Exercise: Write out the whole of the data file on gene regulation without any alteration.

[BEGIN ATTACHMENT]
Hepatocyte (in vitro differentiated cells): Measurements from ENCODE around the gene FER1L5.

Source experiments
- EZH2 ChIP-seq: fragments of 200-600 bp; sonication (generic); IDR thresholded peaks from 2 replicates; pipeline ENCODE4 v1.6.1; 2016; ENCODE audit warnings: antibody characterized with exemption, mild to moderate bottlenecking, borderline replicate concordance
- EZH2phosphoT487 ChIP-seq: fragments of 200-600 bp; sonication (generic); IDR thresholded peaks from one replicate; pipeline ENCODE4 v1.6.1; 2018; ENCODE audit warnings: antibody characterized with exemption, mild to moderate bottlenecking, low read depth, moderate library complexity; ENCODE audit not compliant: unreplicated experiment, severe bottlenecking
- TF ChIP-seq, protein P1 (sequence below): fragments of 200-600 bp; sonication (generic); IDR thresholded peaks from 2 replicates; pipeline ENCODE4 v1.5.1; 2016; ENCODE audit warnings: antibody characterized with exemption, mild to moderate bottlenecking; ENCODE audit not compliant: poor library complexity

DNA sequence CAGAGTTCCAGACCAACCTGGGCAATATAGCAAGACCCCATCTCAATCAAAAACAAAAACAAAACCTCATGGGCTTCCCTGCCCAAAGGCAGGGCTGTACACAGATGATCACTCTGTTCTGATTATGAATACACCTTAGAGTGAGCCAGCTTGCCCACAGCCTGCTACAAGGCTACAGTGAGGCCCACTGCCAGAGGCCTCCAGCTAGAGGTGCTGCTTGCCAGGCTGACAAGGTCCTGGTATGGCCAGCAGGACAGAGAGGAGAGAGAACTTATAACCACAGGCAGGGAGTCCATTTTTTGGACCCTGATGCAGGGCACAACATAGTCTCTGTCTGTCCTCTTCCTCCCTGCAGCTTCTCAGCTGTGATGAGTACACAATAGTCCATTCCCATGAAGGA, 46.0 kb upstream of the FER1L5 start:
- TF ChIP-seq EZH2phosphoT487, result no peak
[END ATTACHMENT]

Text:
Hepatocyte (in vitro differentiated cells): Measurements from ENCODE around the gene FER1L5.

Source experiments
- EZH2 ChIP-seq: fragments of 200-600 bp; sonication (generic); IDR thresholded peaks from 2 replicates; pipeline ENCODE4 v1.6.1; 2016; ENCODE audit warnings: antibody characterized with exemption, mild to moderate bottlenecking, borderline replicate concordance
- EZH2phosphoT487 ChIP-seq: fragments of 200-600 bp; sonication (generic); IDR thresholded peaks from one replicate; pipeline ENCODE4 v1.6.1; 2018; ENCODE audit warnings: antibody characterized with exemption, mild to moderate bottlenecking, low read depth, moderate library complexity; ENCODE audit not compliant: unreplicated experiment, severe bottlenecking
- TF ChIP-seq, protein P1 (sequence below): fragments of 200-600 bp; sonication (generic); IDR thresholded peaks from 2 replicates; pipeline ENCODE4 v1.5.1; 2016; ENCODE audit warnings: antibody characterized with exemption, mild to moderate bottlenecking; ENCODE audit not compliant: poor library complexity

DNA sequence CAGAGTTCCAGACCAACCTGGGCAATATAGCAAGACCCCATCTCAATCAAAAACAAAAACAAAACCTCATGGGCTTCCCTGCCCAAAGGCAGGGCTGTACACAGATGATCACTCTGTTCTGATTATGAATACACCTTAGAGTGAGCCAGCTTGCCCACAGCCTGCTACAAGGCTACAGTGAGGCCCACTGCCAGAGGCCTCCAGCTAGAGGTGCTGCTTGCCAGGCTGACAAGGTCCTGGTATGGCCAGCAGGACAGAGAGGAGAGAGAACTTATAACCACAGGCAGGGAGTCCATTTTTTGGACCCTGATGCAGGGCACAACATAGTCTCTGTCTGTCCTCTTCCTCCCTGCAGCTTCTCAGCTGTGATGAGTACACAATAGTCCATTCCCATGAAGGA, 46.0 kb upstream of the FER1L5 start:
- TF ChIP-seq EZH2phosphoT487, result no peak